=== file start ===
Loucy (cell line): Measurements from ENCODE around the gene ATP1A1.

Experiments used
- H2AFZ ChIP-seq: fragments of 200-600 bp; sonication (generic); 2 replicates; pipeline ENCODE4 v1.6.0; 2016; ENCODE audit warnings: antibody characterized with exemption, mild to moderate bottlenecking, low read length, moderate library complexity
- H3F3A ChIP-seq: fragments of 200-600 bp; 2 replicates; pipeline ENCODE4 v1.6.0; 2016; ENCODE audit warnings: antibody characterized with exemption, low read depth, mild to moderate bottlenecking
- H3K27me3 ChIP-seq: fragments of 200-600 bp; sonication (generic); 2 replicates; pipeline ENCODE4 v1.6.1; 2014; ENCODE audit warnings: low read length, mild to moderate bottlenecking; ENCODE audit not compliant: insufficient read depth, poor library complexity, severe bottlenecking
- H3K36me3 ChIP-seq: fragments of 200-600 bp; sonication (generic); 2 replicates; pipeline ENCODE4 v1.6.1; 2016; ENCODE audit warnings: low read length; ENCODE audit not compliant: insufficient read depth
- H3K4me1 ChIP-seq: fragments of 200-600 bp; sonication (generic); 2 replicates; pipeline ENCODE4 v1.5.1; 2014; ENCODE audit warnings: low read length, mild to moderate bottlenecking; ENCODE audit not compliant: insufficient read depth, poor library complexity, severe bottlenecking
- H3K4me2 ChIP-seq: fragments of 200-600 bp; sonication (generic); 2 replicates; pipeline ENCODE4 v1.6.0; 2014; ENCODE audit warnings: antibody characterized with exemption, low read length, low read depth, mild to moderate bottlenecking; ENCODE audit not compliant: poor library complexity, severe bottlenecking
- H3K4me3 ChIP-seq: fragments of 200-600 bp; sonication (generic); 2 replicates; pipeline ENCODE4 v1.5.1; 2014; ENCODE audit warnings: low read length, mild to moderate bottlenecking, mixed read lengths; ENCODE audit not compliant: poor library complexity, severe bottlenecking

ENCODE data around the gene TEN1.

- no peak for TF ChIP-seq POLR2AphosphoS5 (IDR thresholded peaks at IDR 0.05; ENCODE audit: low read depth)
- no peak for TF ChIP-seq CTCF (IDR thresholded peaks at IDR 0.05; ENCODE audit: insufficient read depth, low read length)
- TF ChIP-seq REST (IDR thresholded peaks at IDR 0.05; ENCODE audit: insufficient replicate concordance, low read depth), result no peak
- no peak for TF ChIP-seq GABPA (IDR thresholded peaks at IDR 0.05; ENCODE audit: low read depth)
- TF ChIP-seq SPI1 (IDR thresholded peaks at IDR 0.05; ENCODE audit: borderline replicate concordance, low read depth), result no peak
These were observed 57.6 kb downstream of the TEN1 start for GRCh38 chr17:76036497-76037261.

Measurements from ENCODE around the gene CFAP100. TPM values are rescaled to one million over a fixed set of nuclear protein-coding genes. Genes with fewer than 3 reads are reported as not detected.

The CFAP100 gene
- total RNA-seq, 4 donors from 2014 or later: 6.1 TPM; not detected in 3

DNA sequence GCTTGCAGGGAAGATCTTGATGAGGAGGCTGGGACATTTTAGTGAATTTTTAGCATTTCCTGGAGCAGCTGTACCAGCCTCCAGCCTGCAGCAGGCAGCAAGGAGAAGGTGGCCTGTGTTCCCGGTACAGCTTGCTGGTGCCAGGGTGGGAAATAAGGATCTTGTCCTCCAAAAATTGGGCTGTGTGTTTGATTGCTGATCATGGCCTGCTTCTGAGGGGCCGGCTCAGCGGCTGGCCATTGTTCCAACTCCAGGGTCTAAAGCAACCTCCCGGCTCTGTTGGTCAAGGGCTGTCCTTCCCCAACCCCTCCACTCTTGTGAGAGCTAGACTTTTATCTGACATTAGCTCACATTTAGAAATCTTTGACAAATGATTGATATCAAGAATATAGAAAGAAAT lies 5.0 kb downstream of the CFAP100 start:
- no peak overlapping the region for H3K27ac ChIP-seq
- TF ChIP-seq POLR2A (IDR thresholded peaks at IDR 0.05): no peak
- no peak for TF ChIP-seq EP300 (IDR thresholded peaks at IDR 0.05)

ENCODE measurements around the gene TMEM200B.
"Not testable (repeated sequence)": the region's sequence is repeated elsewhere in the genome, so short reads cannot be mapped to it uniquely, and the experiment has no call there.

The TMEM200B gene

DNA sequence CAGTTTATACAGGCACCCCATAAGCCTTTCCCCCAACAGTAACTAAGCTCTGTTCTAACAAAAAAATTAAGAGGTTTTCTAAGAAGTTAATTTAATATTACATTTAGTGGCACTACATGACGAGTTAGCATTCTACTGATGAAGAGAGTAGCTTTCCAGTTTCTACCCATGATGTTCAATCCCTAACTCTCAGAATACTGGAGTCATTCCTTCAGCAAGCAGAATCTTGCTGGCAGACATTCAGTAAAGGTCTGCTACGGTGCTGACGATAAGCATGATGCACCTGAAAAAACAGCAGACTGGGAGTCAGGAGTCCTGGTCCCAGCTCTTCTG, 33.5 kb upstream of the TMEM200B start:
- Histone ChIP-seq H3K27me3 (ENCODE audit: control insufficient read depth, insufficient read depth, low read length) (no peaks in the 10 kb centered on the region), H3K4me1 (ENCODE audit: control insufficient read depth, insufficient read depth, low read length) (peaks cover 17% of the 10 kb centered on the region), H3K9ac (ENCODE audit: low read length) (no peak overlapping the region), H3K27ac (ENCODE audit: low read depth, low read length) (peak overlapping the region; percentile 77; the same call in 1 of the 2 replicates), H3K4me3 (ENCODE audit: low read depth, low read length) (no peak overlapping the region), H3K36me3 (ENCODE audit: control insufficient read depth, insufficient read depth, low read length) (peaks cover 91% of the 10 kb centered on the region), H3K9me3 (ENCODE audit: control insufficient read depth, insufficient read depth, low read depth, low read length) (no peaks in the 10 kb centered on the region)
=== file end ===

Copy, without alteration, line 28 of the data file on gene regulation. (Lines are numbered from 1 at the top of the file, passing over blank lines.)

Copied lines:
- Histone ChIP-seq H3K27me3 (ENCODE audit: control insufficient read depth, insufficient read depth, low read length) (no peaks in the 10 kb centered on the region), H3K4me1 (ENCODE audit: control insufficient read depth, insufficient read depth, low read length) (peaks cover 17% of the 10 kb centered on the region), H3K9ac (ENCODE audit: low read length) (no peak overlapping the region), H3K27ac (ENCODE audit: low read depth, low read length) (peak overlapping the region; percentile 77; the same call in 1 of the 2 replicates), H3K4me3 (ENCODE audit: low read depth, low read length) (no peak overlapping the region), H3K36me3 (ENCODE audit: control insufficient read depth, insufficient read depth, low read length) (peaks cover 91% of the 10 kb centered on the region), H3K9me3 (ENCODE audit: control insufficient read depth, insufficient read depth, low read depth, low read length) (no peaks in the 10 kb centered on the region)